I went to visit my friend in Corbin and we decided to go to Cumberland Falls. Our first plan was to hike to Eagle Falls, which is near Cumberland Falls, but not as well known and it’s a 3-mile hike to get there. I was up for the 3-mile hike – I’d get in my daily exercise AND get to see gorgeous scenery!
That was the plan.
Then someone warned me about this being the time of year for snakes to come out. I chickened out because I didn’t have proper hiking gear with me and I didn’t want to take the chance of running up on a snake. Also – I’m terribly afraid of snakes and would probably have a heart attack if I saw one!
So we went to Cumberland instead and hiked down to the beach. It wasn’t a taxing hike; there are steps and handrails most of the way. The whole way down is magical, though! The trees grow so tall to get to the sun and it provides a canopy of shade for visitors. But, when you look up, you see the sun poking through the leaves and you hear birds and frogs and the water roaring in the background.
The rocks that create the Falls area are massive! Some are flat enough to crawl onto. They can provide a new and interesting angle to view the falls, or just a place to relax in the sun – a way to get off the path for a few minutes.
The beach is at the base of the falls, a bit downstream from the main attraction. It’s relatively small, but so interesting! There are lots of trees on the beach. Many of them are dead and lie tangled in each other’s branches. They are very smooth from the water’s erosion and quite beautiful in their own way.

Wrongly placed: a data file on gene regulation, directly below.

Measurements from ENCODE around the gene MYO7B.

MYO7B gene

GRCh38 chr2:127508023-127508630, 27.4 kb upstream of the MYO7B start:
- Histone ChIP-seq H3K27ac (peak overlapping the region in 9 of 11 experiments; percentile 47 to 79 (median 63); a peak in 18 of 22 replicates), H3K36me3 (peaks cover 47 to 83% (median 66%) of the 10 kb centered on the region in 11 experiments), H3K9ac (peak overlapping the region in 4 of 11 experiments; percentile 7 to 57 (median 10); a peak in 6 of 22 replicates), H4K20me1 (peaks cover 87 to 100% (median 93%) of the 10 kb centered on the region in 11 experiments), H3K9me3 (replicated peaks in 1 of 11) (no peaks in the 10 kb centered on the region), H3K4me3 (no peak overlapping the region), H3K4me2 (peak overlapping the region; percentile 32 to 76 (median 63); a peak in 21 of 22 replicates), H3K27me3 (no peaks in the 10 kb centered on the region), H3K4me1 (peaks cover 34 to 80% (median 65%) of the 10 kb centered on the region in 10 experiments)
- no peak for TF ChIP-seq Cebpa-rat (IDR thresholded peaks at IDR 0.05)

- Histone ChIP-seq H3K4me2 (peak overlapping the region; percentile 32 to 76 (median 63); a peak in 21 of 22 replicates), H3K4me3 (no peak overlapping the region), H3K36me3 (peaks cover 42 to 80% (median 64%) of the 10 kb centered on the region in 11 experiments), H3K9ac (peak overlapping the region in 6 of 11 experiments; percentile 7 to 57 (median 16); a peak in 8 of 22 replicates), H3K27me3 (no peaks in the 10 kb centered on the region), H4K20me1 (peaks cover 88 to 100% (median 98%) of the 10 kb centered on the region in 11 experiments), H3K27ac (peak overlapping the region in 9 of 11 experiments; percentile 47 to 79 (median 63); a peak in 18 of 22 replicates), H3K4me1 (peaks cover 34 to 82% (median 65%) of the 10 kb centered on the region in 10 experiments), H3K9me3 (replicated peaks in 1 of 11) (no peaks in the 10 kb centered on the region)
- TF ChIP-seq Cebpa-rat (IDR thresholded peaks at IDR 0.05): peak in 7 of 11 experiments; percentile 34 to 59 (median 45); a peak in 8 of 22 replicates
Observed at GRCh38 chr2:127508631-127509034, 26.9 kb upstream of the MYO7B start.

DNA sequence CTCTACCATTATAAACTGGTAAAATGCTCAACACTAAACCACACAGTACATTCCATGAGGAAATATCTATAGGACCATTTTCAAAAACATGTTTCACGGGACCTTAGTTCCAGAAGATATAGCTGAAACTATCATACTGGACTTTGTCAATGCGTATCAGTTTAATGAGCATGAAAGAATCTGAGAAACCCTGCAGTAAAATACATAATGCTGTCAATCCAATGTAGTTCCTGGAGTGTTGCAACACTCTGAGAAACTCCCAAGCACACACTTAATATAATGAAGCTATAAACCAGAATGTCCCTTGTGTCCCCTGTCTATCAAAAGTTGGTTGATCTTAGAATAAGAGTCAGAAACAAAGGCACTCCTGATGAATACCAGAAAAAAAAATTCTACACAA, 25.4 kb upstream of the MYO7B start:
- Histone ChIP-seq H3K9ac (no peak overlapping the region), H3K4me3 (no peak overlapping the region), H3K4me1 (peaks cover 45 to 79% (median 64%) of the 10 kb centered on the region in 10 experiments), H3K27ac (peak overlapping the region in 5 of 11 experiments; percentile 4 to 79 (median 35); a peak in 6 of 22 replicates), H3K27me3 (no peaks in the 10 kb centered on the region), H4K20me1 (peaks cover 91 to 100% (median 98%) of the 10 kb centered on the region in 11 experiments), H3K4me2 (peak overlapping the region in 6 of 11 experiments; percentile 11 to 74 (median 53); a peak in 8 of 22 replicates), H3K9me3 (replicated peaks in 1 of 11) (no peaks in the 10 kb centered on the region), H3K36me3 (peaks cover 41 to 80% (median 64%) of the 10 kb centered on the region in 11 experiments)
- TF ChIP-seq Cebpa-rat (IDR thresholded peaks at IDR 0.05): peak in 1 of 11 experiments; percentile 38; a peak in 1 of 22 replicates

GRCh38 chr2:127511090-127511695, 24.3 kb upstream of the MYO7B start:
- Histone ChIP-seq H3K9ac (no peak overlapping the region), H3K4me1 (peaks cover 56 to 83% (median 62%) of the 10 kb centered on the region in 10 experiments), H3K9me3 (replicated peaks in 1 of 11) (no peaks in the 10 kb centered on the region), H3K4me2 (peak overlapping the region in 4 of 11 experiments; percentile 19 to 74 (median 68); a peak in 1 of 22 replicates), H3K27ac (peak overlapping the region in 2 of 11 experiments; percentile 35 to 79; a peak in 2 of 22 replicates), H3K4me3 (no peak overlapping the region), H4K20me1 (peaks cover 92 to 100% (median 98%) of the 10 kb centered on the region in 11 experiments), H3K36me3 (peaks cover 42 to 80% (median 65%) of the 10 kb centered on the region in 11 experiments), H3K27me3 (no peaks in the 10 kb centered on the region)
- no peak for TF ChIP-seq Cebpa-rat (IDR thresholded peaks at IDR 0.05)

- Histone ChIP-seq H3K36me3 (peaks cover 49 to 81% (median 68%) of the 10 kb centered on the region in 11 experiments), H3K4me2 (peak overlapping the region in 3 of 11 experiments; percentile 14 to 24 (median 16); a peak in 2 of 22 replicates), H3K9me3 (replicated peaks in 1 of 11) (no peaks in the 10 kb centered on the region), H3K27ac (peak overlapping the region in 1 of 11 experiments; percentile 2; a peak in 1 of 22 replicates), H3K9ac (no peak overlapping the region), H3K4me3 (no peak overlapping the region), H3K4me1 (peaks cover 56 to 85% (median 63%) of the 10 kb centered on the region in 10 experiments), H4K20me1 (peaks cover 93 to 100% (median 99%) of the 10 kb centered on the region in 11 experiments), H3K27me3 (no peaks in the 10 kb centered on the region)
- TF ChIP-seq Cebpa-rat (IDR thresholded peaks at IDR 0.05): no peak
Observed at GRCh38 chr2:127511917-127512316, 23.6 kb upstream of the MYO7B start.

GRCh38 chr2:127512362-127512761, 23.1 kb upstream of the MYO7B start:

Some of the trees are alive and seem to sit atop the sandy soil with roots exposed, yet are lush and colorful despite the root’s conditions.
The beach is where the boats are launched for the white water rapid tours. I was taking tons of photos during my hike, and when I saw the guides preparing the boats for launch, I had to get closer because the boats, their helmets and gear all provided a shock of brilliant color that looked so good against the muddy water and brown rock facing surrounding them.
There are lots of man-made ruins at the Falls, too. I was told that there used to be a snack bar on the beach that was popular in the 40s and 50s. My friend’s parents lived in the area at that time and said the beach at the Falls was THE place to be in the summer. There are still remnants of the concrete walls, steps and sidewalks that were there at the time. Those ruins have been pushed up against the natural rock formations by repeated flooding over the years. They, too, are beautiful in their own way.
If you’ve never been to Cumberland Falls, make a point to go. It’s known as Little Niagara and is the only waterfall in the Western Hemisphere that produces a Moonbow under the full moon.